Day Two - Exploring Roma
With the morning sun overhead, we grabbed a quick egg sandwich at
a bar and made our way to the Metro station. Unlike in the US, a bar
in Italia is a "take-out" place for food and beverages. Instead,
though, they refer to it as "Take Away."
It was back to the Colosseo, which derived its name from a colossal
statue of Nero
that once stood in front of it. The 2,000 year old building once held
50,000 spectators, witnessing gladiators, criminals, and animals fight
to the death.
The Missing Floor Reveals the Catacombs
Cats are Smaller,
yet still Plentiful within the Colosseo
The floor of the Colosseo is now missing, showing many underground
passages where animals were kept before being raised by elevators for
Leaving the impressive structure, we walked through the Foro
Romano (Roman Forum), the ancient city's civic center and common
ground between the famous Seven
Hills of Roma.
The centermost of those, Palatine Hill, is where the emperor's chose
to live and lead to the English word palace. At the foot of
Capitol Hill, Roma's religious and political center, we found Mamertine
Prison, where Saints Peter and Paul were held and executed.
As we stepped inside the small, upper level of the prison, we noticed
a hole in the ceiling from which the prisoners were lowered. On the
walls of this level, two plaques contained lists of notable prisoners
and their method of execution. Mamertine only held prominant prisoners
and only those who were condemned to death, as the Romans generally
did not recognize imprisonment itself as a punishment.
Downstairs was the actual cell, which was damp and musty and quite small.
Church tradition says Peter performed a miracle by causing water to gush
from a cell wall to quench the thirst of prisoners and also to baptize
converts, including two jailers. A small spring is next to the altar,
which now is marked by an upside-down cross, signifying Peter's upside-down
Names of Notable Prisoners and
their Intrument of Demise
Upside-Down Cross Commemorates
Peter's Upside-Down Crucifixion
(Click to Enter Prison)
While imprisoned there, Paul is believed to have written some of his
most impassioned letters to the early Christian church.
One of which contained his memorable quote: "I have fought the
good fight. I have finished the race. I have kept the faith."
Though I'm not religious in any way, Mamertine Prison was one of the
more memorable sites for me of our stay in Roma.
After exploring the rest of the Forum, we wondered around and got quite
lost. Soon though we found ourselves at the most famous Fontana di Trevi
(Trevi Fountain). It was packed with tourists, so we decided to keep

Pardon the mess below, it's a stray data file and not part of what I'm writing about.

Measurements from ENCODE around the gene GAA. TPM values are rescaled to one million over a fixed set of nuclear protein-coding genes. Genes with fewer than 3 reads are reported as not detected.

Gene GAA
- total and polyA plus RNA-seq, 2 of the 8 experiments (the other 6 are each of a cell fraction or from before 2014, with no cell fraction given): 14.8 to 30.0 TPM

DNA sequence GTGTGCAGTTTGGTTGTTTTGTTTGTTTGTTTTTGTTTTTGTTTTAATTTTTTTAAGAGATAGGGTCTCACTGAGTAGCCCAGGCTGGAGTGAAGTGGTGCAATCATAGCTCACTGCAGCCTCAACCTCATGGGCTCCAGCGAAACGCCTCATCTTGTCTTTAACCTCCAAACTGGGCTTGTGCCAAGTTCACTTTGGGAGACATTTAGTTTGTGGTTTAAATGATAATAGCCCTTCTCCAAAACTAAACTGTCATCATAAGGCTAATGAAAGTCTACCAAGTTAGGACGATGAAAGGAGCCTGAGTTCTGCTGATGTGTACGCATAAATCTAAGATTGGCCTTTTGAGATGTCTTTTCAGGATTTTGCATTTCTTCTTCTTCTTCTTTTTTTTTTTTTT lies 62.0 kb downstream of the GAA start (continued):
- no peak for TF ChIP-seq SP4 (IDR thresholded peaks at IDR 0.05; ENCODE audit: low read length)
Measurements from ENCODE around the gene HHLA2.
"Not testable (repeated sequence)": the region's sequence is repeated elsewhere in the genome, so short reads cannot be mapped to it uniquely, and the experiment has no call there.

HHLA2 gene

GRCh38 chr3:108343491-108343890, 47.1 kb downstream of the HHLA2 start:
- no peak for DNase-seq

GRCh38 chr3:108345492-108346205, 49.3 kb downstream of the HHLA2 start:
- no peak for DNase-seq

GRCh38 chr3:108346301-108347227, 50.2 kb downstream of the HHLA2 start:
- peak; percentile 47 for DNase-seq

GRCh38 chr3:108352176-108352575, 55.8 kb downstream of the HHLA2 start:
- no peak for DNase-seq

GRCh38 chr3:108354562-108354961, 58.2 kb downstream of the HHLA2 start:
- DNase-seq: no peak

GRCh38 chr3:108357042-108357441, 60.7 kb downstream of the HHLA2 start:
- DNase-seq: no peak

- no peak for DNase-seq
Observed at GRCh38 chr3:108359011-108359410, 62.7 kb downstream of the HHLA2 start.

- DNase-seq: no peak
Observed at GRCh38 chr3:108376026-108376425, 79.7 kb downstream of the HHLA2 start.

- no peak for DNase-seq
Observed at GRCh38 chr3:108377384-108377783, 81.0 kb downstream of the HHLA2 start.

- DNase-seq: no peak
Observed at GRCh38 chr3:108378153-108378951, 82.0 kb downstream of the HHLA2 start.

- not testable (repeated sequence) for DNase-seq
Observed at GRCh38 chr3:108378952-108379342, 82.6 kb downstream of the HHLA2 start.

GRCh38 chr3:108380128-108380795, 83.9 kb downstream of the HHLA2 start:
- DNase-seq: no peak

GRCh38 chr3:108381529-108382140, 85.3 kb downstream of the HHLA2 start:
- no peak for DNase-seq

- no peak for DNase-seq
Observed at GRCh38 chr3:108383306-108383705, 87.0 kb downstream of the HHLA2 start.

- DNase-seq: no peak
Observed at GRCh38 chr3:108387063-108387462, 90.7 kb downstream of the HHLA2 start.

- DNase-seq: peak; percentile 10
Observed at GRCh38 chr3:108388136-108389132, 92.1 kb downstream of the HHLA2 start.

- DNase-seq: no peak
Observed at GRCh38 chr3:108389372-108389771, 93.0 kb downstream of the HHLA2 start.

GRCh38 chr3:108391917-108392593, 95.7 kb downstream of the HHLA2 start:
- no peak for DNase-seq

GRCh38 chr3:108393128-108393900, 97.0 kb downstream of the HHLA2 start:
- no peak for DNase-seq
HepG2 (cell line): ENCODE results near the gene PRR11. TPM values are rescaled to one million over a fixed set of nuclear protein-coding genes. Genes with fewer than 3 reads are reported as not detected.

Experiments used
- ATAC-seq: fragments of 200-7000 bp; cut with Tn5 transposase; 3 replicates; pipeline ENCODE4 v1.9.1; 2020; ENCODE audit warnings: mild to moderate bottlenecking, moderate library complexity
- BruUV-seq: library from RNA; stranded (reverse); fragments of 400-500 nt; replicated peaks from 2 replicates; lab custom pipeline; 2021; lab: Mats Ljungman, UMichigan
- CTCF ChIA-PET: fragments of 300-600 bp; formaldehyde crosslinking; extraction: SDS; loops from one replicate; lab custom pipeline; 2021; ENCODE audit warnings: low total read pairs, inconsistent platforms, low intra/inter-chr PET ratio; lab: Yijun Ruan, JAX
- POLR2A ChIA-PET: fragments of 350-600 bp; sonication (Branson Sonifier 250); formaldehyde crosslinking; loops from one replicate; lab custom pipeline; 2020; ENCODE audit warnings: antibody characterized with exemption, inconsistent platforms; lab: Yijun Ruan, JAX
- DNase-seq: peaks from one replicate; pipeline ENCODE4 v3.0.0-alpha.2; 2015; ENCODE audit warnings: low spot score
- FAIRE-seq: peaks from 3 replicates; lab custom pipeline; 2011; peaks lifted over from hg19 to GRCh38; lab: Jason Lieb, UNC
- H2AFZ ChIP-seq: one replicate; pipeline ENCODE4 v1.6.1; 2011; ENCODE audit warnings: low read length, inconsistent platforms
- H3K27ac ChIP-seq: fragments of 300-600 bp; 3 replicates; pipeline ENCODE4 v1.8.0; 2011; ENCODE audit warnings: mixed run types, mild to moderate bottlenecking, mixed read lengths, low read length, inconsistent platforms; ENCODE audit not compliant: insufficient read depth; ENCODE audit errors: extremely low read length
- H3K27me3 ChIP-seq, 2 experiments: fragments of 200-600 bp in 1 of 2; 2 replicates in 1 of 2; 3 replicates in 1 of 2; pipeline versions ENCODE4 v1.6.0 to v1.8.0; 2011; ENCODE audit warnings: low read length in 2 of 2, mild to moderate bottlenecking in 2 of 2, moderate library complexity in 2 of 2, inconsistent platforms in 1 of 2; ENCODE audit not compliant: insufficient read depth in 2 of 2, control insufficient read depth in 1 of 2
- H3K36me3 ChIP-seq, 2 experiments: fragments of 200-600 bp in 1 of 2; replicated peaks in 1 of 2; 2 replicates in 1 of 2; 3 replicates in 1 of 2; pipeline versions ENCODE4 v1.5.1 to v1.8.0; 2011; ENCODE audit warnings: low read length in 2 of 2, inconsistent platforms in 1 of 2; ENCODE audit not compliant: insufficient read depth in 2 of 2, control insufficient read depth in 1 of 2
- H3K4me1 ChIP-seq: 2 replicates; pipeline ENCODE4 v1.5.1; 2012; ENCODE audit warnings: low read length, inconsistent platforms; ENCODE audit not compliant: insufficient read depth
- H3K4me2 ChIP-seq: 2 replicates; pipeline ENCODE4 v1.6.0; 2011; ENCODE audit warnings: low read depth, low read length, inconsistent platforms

moving and return at a later time. Instead we visited Piazza di Spanga
and the Scalinatas di Spagna (Spanish Steps).
In the springtime, the steps are covered with colorful azealeas, but
this was the middle of August and they were bare. It was still an impressive
sight. There were people all around the piazza and all up and down the
steps. People were resting, reading, chatting, sketching -- all sorts
of things as they sat. Fai was growing weary from all the walking, so
she stayed down near the fountain as I climbed to the top. The view
from the top of central Roma and the shopping district was impressive.
View from the top of the Spanish Steps
(Click to Enlarge)
Flaminio at the center
of Piazza del Popolo
(Click to Enlarge)
We walked over to Piazza del Popolo (Piazza of the People), where the
very first obelisk of Roma now stands, the Obelisco Flaminio. Brought
over in 1200 BC from Egypt, it originally stood in Circo Massimo (Circus
Maximus), where the chariot races were held. One of the Popes later
moved it to Piazza del Popolo in the constant early reshuffling of Roma
and its monuments.
We left the piazza and found a nice park off to the east
where we walked a bit, stopped for a Nastro
Azzurro, then hopped on the Metro to revisit the Trevi Fountain.
Significantly less people awaited us this time, so we hung out a bit
and enjoyed the tremendous scene. The fountain is a work of art and
you can watch it and notice different little details for hours.
The name "Trevi" derives from the word Trivium, a meeting
point of three streets that form this little widened area. Nicola Salvi,
who created it between 1732 and 1762, carefully studied ways to increase
the sensation of marvel and acheived this by setting it almost entirely
against the face of Palazzo Poli, preceding it with a little balconied
scene, almost as if it were a theater. The artist was, however, disturbed
during his work by the continuous criticism expressed by a barber who
had his shop in the square. To shut him up, during one night Salvi created
the large basin, known as the "Ace of Cups", situated on the
right-hand balustrade, which completely blocked the view of the fountain
from the shop.
We fulfilled our touristy duties by each throwing a coin in (we actually
threw several, trying to catch the moment on camera), paying homage
to the spirit of the fountain, which will guide us back to Roma. Or
so the story goes.